As usual, there's more movement among the teams in weighted DVOA than in total DVOA, as we not only add on Week 17 games but also lower the weight of any game played more than five weeks ago. Dallas drops one spot to No. 2. Then Kansas City moves up to No. 3 in weighted DVOA. Kansas City had a DVOA over 30% for its loss to Cincinnati, with a PGWE of 78%. That game turned heavily on penalties, which are mostly not included in DVOA. The Chiefs only had 21 more penalty yards than the Bengals, but the timing of the penalties was terrible, starting with the illegal use of hands that essentially gave the Bengals the game at the end.
Behind the Chiefs are the Packers, who move up four spots in weighted DVOA to No. 4. I've been saying for a few weeks that what we really needed to see from Green Bay was a big, dominating victory. Well, they finally got one, 37-10 over Minnesota, although with the caveat that it came against a backup quarterback. Green Bay's DVOA for this game was 77%, the Packers' best single game of the season. It moves them up not only to fourth in weighted DVOA but to eighth in total DVOA and to the top spot in our Super Bowl odds.
The Packers are one of three playoff teams whose DVOA rating has been lower than their win-loss record for most of the season. Let's talk a little bit about the other two.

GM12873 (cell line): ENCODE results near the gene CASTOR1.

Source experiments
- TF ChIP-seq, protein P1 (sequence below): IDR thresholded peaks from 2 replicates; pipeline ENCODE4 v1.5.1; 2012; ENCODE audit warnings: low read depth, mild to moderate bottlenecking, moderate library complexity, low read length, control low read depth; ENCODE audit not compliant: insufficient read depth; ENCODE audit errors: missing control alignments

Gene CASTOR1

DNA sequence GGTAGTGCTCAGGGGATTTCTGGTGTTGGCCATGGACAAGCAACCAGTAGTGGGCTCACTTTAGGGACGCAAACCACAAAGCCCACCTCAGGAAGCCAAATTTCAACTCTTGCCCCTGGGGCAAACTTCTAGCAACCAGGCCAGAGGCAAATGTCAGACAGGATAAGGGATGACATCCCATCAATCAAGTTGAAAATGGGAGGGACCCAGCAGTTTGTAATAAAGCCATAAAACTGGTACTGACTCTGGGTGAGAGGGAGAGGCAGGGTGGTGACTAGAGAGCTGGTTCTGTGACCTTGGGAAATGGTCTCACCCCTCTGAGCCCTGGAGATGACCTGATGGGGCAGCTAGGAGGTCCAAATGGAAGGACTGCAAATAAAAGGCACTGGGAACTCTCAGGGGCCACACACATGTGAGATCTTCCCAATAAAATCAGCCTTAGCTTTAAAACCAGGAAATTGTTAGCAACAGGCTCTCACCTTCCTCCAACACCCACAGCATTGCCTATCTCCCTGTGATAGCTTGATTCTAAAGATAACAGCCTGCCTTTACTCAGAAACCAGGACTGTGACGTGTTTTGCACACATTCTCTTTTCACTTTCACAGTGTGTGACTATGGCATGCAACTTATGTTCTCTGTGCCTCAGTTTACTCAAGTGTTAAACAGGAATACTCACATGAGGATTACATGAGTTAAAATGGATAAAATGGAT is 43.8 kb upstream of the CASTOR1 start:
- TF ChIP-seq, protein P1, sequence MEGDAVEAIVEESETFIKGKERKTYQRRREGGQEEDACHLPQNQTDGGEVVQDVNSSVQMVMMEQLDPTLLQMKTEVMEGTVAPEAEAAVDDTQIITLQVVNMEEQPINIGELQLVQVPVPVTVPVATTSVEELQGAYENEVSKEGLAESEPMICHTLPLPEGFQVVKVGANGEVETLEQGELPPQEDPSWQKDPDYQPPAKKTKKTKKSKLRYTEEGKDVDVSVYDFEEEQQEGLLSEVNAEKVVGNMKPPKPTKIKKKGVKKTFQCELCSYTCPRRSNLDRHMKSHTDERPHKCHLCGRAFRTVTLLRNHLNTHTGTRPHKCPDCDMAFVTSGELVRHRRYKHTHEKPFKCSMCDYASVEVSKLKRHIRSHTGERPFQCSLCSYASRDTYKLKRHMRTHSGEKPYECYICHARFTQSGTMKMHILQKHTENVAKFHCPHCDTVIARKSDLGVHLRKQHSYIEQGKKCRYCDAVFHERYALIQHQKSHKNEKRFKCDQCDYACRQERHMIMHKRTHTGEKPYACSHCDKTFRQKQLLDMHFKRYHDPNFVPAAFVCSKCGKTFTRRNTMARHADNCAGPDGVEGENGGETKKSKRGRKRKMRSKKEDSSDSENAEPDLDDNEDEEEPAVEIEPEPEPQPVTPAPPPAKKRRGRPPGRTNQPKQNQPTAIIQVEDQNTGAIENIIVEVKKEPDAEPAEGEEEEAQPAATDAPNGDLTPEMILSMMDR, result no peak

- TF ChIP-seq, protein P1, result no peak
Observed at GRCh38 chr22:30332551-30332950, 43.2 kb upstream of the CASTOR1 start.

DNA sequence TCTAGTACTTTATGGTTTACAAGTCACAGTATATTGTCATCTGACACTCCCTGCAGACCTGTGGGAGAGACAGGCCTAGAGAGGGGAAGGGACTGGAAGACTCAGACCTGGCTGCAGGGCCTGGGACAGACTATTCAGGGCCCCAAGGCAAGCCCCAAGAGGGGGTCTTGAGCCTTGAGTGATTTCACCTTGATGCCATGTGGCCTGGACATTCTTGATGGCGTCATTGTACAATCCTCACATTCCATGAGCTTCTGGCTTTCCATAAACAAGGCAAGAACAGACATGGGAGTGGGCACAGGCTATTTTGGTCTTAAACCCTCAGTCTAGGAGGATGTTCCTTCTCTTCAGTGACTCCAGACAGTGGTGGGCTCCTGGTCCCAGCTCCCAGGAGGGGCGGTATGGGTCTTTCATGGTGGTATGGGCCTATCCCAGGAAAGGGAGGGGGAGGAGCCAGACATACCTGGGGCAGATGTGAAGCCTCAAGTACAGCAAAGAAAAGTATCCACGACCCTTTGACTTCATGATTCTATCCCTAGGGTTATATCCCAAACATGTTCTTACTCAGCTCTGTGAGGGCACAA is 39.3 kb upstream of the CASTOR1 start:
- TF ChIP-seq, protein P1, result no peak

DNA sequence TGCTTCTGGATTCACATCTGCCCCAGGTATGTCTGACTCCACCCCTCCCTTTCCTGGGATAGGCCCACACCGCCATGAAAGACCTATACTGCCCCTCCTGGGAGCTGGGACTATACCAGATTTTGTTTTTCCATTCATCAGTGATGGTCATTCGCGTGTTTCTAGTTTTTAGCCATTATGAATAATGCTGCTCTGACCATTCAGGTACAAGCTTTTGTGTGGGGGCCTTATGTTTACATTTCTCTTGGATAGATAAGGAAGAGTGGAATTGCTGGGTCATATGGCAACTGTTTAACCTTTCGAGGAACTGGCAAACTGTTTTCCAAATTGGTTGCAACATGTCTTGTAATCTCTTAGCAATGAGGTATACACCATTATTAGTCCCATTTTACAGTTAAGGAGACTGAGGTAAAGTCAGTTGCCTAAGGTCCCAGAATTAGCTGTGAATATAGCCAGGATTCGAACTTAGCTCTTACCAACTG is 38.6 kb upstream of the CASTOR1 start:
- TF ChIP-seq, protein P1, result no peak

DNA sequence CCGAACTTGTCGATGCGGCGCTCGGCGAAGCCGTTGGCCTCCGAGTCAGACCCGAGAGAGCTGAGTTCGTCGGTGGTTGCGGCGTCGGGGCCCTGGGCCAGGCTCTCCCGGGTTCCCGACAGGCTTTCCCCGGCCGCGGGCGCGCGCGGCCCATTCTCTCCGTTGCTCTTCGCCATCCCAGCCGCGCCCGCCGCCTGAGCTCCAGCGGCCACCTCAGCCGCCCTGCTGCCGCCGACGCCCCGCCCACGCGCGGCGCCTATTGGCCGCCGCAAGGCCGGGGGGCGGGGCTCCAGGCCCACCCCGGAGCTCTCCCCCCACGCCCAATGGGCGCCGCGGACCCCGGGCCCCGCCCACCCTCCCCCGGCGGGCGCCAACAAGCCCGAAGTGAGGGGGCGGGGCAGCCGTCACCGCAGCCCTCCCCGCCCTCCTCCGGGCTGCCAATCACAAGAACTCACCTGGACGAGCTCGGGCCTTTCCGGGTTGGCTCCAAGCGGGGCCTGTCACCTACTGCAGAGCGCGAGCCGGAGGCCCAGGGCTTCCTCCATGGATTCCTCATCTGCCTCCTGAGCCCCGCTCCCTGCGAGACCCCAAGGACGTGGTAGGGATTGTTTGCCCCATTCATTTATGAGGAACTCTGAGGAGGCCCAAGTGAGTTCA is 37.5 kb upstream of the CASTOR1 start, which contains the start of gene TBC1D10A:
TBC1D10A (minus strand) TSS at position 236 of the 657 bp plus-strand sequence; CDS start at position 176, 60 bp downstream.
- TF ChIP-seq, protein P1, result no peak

Tennessee Titans: Lowest DVOA Ever for a No. 1 Seed
Kansas City's loss to Cincinnati means that the Tennessee Titans will probably earn the No. 1 seed in the AFC. All they have to do is get past the Houston Texans this week. I got in a lot of trouble with Titans fans when I pointed this out on Twitter earlier this week, but the Titans will go into the playoffs with the lowest DVOA rating ever for a No. 1 seed. Their current DVOA of -2.4% would make them the first team to ever get a No. 1 seed with a below-average total DVOA. Here's a look at the worst No. 1 seeds by DVOA since 1983:
|Worst DVOA for No. 1 Seed, 1983-2021|
|*Strikebreaker games not included.|
In fact, right now the Titans have a lower DVOA than any No. 2 seed ever, not just any No. 1 seed ever, although a win over Houston in Week 18 is likely to change that. Three teams have earned No. 2 seeds with negative DVOA for the season: the 2005 Chicago Bears (-1.8%), the 2004 Atlanta Falcons (-1.7%), and the 2000 Minnesota Vikings (-1.3%). All of those teams were slightly ahead of the 2021 Titans.